By Tia Lynn Ivey
The sound of hymns amidst soft candlelight could be heard Saturday evening in Town Park. About 30 people showed up for a candlelight vigil in response to the violence perpetrated by white supremacists during a rally in Charlottesville, Virginia earlier this month.
“We are a group of concerned citizens of Morgan County, Georgia, holding a peaceful candlelight vigil in a show of solidarity with the community of Charlottesville, Virginia,” said Terry Reeves of Rutledge, who orchestrated the event. “The family of Heather Heyer, other victims of the horrific violence in Charlottesville, and other peaceful demonstrators all across our country who oppose the domestic terrorism and hateful acts of the United Right, the KKK, the Alt-Right, and White Supremacists. Reeves started a private group called the East Georgia Pantsuit Activists last year, a private group with most of its members wishing to remain anonymous due to their left-leaning political beliefs and “aggressive Trump supporters.”
“Some people are afraid if they speak up they will lose their jobs,” explained Reeves. “So I started this groups so we could have each other because it can be lonely in this sea of red,” said Reeves of the political climate in Morgan County.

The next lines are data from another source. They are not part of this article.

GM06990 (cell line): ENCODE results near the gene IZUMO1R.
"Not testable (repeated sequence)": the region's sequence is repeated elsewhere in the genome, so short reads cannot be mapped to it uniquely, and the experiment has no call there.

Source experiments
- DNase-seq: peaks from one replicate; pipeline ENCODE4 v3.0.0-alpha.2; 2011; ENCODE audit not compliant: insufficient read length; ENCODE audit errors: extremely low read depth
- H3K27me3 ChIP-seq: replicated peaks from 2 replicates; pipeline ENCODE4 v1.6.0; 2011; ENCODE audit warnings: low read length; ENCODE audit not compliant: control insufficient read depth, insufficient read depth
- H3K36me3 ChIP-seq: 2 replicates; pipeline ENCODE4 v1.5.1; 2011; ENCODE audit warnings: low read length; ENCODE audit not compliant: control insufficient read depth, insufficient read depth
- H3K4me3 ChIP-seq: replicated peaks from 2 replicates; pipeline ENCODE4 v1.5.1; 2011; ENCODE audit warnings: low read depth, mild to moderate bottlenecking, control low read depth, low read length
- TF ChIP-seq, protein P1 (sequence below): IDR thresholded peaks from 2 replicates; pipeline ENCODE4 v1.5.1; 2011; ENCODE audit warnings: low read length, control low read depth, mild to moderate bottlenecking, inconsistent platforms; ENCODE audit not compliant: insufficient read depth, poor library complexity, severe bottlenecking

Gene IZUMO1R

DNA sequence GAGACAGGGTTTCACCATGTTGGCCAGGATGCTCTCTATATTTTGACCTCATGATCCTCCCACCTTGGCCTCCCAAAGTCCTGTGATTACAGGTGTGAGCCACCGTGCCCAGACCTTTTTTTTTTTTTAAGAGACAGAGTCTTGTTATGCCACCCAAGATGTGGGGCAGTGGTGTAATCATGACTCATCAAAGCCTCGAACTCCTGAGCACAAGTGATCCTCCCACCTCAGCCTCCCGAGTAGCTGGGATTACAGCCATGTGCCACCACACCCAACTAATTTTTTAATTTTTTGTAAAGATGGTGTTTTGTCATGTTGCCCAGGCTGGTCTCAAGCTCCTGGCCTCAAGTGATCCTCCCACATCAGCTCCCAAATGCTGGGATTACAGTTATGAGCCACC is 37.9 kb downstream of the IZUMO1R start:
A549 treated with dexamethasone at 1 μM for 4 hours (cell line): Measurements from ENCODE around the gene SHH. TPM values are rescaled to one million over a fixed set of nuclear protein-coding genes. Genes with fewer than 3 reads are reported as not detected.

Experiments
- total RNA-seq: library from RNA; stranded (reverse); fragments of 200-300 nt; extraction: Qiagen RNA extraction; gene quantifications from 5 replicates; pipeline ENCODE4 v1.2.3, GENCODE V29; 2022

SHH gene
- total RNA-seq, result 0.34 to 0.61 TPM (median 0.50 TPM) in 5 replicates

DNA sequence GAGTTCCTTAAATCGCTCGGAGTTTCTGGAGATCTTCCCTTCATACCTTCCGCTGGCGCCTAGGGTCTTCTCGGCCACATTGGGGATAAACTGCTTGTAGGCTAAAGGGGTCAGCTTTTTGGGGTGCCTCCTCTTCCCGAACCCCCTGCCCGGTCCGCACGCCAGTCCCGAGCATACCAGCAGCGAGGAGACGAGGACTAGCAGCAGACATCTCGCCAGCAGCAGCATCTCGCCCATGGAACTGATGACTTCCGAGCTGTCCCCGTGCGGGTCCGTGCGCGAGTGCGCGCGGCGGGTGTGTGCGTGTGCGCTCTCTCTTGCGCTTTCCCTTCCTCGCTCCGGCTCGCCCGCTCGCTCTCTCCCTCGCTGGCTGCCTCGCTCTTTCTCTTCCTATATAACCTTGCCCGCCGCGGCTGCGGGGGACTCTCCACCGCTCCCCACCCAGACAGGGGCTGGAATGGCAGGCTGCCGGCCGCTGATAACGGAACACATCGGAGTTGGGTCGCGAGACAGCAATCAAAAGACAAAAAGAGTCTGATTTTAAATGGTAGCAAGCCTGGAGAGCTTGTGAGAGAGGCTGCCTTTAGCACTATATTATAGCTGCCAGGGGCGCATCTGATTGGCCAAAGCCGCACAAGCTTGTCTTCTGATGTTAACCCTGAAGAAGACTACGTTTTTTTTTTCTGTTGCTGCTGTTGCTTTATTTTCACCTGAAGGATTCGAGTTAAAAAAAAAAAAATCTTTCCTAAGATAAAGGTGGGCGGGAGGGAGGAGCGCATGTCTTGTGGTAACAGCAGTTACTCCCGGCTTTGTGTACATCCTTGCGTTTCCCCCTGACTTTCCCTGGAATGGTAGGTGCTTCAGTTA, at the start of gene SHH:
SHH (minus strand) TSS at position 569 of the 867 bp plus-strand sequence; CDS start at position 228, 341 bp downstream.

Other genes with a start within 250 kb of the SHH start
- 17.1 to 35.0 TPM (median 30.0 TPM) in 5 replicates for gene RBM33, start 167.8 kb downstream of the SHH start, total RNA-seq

“But because of all the recent events happening, we wanted to get offline and come out and do something.”
Participants in the vigil circled Town Park twice as they sang hymns and patriotic songs before returning to the stage at Town Park.
“We will not tolerate hate, we will not tolerate racism, we will not tolerate discrimination, love trumps hate,” chanted the crowd.
Organizers of the event encouraged the crowd to stay in contact with their local elected representatives to make their voices heard.
“We have to keep talking to our representatives,” said Reeves. “Otherwise they can rightly say they aren’t hearing from their constituents about the issues that matter to us.”
Jeanne DuFort, who also helped organize the event, marched while wearing a banner that read, “Equality is a Family Value.”
“I have always been active off and on, but this is about the rise of racism in our country and I thought we should all come together and say we do not stand for that,” said DuFort. “We have to do this and keep talking to one another and reaching out to each other and loving each other. That’s how you change the world, isn’t it?”